Subjective Mortality Risk and Bequests
Li Gan (),
Michael Hurd () and
No 10789, NBER Working Papers from National Bureau of Economic Research, Inc
This paper investigates whether subjective expectations about future mortality affect consumption and bequests motives. We estimate a dynamic life-cycle model based on subjective survival rates and wealth from the panel dataset Asset and Health Dynamics among Oldest Old. We find that bequest motives are small on average, which indicates that most bequests are involuntary or accidental. Moreover, parameter estimates using subjective mortality risk perform better in predicting out-of-sample wealth levels than estimates using life table mortality risks, suggesting that decisions about consumption and saving are influenced more strongly by individual-level beliefs about mortality risk than by group level mortality risk.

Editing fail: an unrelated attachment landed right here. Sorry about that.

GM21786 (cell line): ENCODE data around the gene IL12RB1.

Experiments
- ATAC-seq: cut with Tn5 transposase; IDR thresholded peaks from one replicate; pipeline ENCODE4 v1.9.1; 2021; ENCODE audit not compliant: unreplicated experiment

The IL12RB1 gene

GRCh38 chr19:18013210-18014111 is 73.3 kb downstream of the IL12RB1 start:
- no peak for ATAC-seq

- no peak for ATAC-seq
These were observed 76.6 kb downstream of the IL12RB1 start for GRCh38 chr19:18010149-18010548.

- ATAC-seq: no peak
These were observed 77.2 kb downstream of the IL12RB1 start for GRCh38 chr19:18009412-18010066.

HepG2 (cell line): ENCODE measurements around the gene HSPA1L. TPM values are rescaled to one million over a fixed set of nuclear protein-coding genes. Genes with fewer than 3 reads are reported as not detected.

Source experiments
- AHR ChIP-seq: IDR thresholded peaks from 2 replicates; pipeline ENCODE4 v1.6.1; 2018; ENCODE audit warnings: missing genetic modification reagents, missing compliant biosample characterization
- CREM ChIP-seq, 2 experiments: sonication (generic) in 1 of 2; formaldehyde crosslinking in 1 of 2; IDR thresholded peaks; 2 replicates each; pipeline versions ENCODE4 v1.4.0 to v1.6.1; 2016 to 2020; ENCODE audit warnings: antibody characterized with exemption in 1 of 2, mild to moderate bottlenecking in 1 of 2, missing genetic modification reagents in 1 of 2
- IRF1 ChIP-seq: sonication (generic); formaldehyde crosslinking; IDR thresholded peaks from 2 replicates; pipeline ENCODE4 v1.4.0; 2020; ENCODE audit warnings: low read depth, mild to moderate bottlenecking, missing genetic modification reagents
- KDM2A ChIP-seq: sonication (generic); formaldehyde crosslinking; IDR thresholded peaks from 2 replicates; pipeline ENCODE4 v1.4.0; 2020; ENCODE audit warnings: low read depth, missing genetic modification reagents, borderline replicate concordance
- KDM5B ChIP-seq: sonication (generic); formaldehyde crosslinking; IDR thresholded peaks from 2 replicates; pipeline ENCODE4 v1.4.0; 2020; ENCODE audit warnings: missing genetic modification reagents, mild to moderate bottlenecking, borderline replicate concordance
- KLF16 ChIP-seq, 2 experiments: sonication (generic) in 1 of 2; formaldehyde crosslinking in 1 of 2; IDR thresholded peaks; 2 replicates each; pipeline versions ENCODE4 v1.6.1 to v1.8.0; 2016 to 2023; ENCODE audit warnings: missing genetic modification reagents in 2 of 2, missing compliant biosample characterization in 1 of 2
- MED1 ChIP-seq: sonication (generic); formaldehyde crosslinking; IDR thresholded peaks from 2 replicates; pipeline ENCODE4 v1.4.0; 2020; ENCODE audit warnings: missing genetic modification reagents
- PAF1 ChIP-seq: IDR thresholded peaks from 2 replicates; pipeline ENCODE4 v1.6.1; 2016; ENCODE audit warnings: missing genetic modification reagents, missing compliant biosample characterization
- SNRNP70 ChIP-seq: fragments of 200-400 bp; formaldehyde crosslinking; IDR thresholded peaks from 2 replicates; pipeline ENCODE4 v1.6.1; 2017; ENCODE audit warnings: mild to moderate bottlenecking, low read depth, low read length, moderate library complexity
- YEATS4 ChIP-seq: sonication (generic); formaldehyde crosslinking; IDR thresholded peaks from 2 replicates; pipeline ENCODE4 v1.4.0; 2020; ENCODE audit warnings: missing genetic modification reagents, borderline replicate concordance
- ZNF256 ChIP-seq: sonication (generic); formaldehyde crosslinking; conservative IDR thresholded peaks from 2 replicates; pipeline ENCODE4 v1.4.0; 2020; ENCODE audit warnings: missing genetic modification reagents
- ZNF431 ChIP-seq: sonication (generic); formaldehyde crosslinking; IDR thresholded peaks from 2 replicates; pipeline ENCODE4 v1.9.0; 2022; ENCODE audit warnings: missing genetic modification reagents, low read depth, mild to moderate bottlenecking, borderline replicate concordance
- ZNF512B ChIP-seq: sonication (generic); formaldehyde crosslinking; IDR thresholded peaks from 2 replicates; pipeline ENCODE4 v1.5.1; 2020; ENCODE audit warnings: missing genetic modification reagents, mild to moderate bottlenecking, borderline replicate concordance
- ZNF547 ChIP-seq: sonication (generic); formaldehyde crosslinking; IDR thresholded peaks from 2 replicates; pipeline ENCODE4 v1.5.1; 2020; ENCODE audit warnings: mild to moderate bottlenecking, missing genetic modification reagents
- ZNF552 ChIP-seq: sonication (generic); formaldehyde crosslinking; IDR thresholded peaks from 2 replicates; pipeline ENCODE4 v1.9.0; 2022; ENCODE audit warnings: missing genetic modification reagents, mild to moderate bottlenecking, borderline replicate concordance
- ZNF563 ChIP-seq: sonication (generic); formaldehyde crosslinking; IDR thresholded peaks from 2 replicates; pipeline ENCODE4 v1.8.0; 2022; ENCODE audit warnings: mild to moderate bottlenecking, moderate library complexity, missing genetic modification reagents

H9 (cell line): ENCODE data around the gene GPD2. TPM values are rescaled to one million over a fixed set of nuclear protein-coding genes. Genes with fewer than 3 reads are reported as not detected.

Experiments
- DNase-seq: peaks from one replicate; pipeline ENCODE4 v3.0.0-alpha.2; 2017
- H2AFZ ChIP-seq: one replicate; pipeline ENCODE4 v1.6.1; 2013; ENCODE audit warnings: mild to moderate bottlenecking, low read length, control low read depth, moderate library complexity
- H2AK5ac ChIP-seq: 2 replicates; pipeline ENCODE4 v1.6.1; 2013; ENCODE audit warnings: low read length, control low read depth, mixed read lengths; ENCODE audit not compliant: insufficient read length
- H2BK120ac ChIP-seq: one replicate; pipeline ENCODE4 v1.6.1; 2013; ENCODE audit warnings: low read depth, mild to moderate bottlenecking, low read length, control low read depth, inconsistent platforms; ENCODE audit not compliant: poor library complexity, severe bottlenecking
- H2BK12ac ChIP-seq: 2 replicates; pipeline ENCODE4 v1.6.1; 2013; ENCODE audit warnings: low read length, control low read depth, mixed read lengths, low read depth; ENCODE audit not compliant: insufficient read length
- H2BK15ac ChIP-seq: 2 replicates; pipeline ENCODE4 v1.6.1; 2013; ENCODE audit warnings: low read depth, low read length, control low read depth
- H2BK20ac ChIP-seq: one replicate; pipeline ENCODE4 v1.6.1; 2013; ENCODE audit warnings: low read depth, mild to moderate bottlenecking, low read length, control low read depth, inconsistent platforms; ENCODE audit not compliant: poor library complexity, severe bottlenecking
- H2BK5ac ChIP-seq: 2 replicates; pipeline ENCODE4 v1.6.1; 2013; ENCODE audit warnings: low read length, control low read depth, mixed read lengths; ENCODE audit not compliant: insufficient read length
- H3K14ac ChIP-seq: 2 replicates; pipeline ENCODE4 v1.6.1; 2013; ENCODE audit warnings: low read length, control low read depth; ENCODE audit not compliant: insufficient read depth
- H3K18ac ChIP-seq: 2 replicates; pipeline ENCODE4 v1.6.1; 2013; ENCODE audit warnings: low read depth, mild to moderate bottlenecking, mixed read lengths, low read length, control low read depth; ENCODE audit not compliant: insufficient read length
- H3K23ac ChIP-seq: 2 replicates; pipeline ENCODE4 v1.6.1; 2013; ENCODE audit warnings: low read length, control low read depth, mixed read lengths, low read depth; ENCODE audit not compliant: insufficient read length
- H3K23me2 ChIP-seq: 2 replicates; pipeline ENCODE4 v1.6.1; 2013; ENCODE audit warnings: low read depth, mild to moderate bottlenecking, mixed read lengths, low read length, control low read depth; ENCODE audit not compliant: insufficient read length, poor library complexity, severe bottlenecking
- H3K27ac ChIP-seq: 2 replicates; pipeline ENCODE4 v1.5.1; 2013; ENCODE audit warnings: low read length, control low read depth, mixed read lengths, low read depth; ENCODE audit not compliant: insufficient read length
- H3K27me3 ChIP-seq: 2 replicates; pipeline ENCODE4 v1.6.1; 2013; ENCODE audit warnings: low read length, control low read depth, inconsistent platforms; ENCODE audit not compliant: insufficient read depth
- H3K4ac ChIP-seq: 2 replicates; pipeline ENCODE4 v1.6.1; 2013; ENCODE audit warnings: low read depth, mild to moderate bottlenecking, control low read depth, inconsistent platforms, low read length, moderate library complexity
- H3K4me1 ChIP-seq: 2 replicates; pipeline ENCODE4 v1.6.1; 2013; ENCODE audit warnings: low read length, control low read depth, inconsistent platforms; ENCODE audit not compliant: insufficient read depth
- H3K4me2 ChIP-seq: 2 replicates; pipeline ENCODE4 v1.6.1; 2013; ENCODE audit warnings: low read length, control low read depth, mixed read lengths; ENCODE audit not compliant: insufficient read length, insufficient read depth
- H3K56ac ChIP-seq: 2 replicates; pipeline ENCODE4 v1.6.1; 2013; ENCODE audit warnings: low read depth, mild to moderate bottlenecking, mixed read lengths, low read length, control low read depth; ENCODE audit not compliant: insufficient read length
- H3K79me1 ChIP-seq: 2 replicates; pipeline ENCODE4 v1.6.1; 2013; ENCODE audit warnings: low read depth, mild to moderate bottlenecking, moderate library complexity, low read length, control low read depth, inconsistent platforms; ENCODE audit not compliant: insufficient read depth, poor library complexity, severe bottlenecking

JEL-codes: D91 C81 (search for similar items in EconPapers)
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Published as Gan, Li & Gong, Guan & Hurd, Michael & McFadden, Daniel, 2015. "Subjective mortality risk and bequests," Journal of Econometrics, Elsevier, vol. 188(2), pages 514-525.
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Journal Article: Subjective mortality risk and bequests (2015)
Working Paper: Subjective Morality Risks and Bequests (2005)
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